Back in July, The Rutherford Institute threatened to do it, has done it and now has to try to do it harder. The Charlottesville-based conservative civil liberties organization is challenging the constitutionality of Virginia’s abusive driver fees. The fees, which range from $750 to $3,000, set off a statewide furor this summer because they are only applied to in-state drivers.
In the latest battle over the fees, Charlottesville General District Court Judge Robert H. Downer ruled that the fees are constitutional. The ruling was in response to a motion filed by Rutherford Institute attorneys on behalf of a local motorist charged with reckless driving for exceeding the posted speed limit by more than 20 miles within the City of Charlottesville. The judge did not issue a written opinion.
John Whitehead, president of the locally based Rutherford Institute, considers abusive driver fees an abuse of power by the state government.
In July, Rutherford’s founder and president, John Whitehead, sent a letter to Governor Tim Kaine, the speaker of the Virginia House of Delegates and the state’s attorney general threatening to challenge the fees’ constitutionality.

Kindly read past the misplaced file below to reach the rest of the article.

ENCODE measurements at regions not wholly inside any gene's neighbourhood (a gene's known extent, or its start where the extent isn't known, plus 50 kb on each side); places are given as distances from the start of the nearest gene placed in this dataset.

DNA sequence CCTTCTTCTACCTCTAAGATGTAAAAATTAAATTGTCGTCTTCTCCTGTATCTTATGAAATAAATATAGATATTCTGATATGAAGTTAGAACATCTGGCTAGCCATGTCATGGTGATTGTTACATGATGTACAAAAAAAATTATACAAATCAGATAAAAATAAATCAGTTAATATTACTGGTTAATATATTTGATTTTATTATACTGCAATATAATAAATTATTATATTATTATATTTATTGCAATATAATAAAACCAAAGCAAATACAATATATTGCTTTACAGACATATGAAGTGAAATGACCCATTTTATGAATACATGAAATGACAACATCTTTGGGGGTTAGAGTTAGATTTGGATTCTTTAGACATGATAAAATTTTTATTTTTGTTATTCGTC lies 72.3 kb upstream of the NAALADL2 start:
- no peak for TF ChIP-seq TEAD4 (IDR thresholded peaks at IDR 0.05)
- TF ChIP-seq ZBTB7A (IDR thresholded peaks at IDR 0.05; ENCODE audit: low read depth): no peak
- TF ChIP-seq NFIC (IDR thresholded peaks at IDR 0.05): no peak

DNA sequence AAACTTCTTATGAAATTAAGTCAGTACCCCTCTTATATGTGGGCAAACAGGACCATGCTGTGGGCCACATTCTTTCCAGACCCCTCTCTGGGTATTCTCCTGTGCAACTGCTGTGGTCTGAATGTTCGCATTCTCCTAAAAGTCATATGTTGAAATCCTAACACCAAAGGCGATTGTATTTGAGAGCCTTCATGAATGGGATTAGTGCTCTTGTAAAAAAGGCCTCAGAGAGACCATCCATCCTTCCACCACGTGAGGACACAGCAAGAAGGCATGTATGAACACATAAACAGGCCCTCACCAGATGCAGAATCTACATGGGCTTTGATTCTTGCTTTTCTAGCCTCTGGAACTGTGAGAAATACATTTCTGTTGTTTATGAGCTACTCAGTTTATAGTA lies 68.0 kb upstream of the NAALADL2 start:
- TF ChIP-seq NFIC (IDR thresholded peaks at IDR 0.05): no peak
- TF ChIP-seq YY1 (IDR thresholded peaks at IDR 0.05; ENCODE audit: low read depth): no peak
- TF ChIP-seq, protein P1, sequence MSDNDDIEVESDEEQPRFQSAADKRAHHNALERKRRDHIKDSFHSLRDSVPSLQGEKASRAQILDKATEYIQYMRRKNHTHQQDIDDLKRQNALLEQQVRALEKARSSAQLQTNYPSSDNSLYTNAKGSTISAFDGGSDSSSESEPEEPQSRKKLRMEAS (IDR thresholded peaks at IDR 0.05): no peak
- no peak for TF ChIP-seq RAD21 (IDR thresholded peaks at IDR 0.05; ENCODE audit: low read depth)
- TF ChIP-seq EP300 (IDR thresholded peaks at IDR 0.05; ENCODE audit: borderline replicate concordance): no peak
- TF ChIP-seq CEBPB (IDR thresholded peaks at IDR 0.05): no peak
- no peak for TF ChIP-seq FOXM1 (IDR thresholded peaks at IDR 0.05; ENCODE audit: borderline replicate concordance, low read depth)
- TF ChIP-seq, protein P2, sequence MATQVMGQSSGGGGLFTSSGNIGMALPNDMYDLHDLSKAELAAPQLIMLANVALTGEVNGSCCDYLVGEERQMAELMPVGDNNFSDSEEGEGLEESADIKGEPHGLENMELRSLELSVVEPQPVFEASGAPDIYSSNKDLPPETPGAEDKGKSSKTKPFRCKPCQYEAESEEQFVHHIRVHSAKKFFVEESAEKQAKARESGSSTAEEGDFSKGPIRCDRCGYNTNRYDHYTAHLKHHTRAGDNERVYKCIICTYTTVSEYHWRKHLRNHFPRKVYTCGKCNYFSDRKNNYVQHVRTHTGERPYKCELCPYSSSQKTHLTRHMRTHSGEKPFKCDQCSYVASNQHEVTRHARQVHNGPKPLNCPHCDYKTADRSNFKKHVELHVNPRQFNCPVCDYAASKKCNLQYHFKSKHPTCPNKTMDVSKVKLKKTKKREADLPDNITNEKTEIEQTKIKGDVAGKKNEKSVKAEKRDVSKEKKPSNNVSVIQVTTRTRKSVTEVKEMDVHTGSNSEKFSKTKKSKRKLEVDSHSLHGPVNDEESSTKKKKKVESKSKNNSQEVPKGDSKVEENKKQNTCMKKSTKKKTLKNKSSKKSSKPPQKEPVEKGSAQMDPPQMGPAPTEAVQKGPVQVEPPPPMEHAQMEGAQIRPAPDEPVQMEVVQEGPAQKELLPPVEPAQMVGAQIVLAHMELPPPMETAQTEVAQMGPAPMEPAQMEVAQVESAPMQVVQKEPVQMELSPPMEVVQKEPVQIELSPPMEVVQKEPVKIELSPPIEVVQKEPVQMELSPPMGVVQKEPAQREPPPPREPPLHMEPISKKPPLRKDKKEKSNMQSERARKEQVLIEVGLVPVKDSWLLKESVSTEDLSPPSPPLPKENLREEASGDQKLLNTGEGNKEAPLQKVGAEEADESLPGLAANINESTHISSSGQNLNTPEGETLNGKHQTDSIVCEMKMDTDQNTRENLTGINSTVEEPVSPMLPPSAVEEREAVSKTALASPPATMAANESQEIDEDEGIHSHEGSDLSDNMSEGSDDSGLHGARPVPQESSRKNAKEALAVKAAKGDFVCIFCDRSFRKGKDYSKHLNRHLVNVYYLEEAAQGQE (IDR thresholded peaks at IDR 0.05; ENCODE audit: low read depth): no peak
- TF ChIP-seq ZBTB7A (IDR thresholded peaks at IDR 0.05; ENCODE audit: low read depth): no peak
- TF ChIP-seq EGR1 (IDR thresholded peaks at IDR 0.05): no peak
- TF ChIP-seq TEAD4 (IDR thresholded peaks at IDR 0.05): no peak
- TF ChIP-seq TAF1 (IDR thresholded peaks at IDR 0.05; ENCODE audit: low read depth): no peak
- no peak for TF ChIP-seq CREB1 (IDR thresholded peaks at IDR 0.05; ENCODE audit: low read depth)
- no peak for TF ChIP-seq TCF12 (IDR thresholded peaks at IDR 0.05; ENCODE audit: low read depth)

“We threatened to sue early on, and we raised all the issues,” says Whitehead in an interview. “There are a couple of issues that are important in this case. One is the protection issue: Why doesn’t it apply to out-of-state [drivers]? Then, the fees are onerous. Poor people have trouble paying them.”
Institute attorneys argued that the fees violated the guarantee to equal protection of the law under both state and federal constitutions. They also argued that the fees avoided the provisions of the Virginia Constitution that require fines be dedicated to the state’s Literary Fund. Currently, the fees are used for transportation.
Institute attorneys are preparing to file a notice of appeal in Charlottesville General District Court. The case is one of several across the state that have challenged the fee, says Whitehead. The results, so far, have been mixed.
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